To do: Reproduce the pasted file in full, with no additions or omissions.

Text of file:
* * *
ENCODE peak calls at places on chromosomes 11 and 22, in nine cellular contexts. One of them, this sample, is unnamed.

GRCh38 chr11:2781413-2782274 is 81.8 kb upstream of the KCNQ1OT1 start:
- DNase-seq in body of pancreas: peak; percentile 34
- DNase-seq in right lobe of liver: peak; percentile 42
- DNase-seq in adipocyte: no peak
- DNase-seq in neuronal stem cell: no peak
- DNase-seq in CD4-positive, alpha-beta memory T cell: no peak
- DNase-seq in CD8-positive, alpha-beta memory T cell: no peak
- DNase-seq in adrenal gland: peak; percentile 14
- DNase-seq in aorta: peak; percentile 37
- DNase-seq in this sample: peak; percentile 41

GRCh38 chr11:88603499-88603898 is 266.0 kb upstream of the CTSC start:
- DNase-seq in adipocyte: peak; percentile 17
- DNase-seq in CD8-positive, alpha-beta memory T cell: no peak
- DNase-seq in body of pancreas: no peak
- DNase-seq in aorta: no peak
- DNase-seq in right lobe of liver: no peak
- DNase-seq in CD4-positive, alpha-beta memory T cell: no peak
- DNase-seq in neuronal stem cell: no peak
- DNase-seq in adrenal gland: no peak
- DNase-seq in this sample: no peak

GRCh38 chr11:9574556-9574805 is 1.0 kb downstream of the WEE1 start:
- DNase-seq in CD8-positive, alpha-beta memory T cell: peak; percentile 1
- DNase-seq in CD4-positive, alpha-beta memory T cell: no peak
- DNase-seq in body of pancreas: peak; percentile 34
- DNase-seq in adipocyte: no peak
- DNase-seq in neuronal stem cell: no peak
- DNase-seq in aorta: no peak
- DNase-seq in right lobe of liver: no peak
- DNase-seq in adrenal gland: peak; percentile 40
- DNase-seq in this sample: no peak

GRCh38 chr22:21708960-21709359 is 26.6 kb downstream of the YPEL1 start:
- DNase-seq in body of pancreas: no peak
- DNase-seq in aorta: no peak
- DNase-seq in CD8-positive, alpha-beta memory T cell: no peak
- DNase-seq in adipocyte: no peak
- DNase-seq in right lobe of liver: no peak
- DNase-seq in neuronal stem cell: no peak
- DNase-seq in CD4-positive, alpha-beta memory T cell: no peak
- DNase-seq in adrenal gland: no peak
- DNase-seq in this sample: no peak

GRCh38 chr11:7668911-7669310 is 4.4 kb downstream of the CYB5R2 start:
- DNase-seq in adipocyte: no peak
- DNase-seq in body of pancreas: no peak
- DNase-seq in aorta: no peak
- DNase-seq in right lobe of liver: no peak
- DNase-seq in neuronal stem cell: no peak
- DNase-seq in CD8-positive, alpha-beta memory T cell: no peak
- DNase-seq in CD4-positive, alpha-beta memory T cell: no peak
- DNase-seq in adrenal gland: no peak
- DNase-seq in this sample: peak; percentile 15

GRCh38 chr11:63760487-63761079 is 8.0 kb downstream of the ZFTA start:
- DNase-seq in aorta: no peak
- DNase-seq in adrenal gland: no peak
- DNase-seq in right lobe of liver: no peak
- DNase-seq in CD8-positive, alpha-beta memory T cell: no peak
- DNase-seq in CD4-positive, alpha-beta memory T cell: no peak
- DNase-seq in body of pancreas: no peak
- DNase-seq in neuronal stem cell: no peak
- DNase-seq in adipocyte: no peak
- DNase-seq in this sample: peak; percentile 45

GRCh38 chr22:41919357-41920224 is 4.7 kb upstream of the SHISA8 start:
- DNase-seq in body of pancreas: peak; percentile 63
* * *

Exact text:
ENCODE peak calls at places on chromosomes 11 and 22, in nine cellular contexts. One of them, this sample, is unnamed.

GRCh38 chr11:2781413-2782274 is 81.8 kb upstream of the KCNQ1OT1 start:
- DNase-seq in body of pancreas: peak; percentile 34
- DNase-seq in right lobe of liver: peak; percentile 42
- DNase-seq in adipocyte: no peak
- DNase-seq in neuronal stem cell: no peak
- DNase-seq in CD4-positive, alpha-beta memory T cell: no peak
- DNase-seq in CD8-positive, alpha-beta memory T cell: no peak
- DNase-seq in adrenal gland: peak; percentile 14
- DNase-seq in aorta: peak; percentile 37
- DNase-seq in this sample: peak; percentile 41

GRCh38 chr11:88603499-88603898 is 266.0 kb upstream of the CTSC start:
- DNase-seq in adipocyte: peak; percentile 17
- DNase-seq in CD8-positive, alpha-beta memory T cell: no peak
- DNase-seq in body of pancreas: no peak
- DNase-seq in aorta: no peak
- DNase-seq in right lobe of liver: no peak
- DNase-seq in CD4-positive, alpha-beta memory T cell: no peak
- DNase-seq in neuronal stem cell: no peak
- DNase-seq in adrenal gland: no peak
- DNase-seq in this sample: no peak

GRCh38 chr11:9574556-9574805 is 1.0 kb downstream of the WEE1 start:
- DNase-seq in CD8-positive, alpha-beta memory T cell: peak; percentile 1
- DNase-seq in CD4-positive, alpha-beta memory T cell: no peak
- DNase-seq in body of pancreas: peak; percentile 34
- DNase-seq in adipocyte: no peak
- DNase-seq in neuronal stem cell: no peak
- DNase-seq in aorta: no peak
- DNase-seq in right lobe of liver: no peak
- DNase-seq in adrenal gland: peak; percentile 40
- DNase-seq in this sample: no peak

GRCh38 chr22:21708960-21709359 is 26.6 kb downstream of the YPEL1 start:
- DNase-seq in body of pancreas: no peak
- DNase-seq in aorta: no peak
- DNase-seq in CD8-positive, alpha-beta memory T cell: no peak
- DNase-seq in adipocyte: no peak
- DNase-seq in right lobe of liver: no peak
- DNase-seq in neuronal stem cell: no peak
- DNase-seq in CD4-positive, alpha-beta memory T cell: no peak
- DNase-seq in adrenal gland: no peak
- DNase-seq in this sample: no peak

GRCh38 chr11:7668911-7669310 is 4.4 kb downstream of the CYB5R2 start:
- DNase-seq in adipocyte: no peak
- DNase-seq in body of pancreas: no peak
- DNase-seq in aorta: no peak
- DNase-seq in right lobe of liver: no peak
- DNase-seq in neuronal stem cell: no peak
- DNase-seq in CD8-positive, alpha-beta memory T cell: no peak
- DNase-seq in CD4-positive, alpha-beta memory T cell: no peak
- DNase-seq in adrenal gland: no peak
- DNase-seq in this sample: peak; percentile 15

GRCh38 chr11:63760487-63761079 is 8.0 kb downstream of the ZFTA start:
- DNase-seq in aorta: no peak
- DNase-seq in adrenal gland: no peak
- DNase-seq in right lobe of liver: no peak
- DNase-seq in CD8-positive, alpha-beta memory T cell: no peak
- DNase-seq in CD4-positive, alpha-beta memory T cell: no peak
- DNase-seq in body of pancreas: no peak
- DNase-seq in neuronal stem cell: no peak
- DNase-seq in adipocyte: no peak
- DNase-seq in this sample: peak; percentile 45

GRCh38 chr22:41919357-41920224 is 4.7 kb upstream of the SHISA8 start:
- DNase-seq in body of pancreas: peak; percentile 63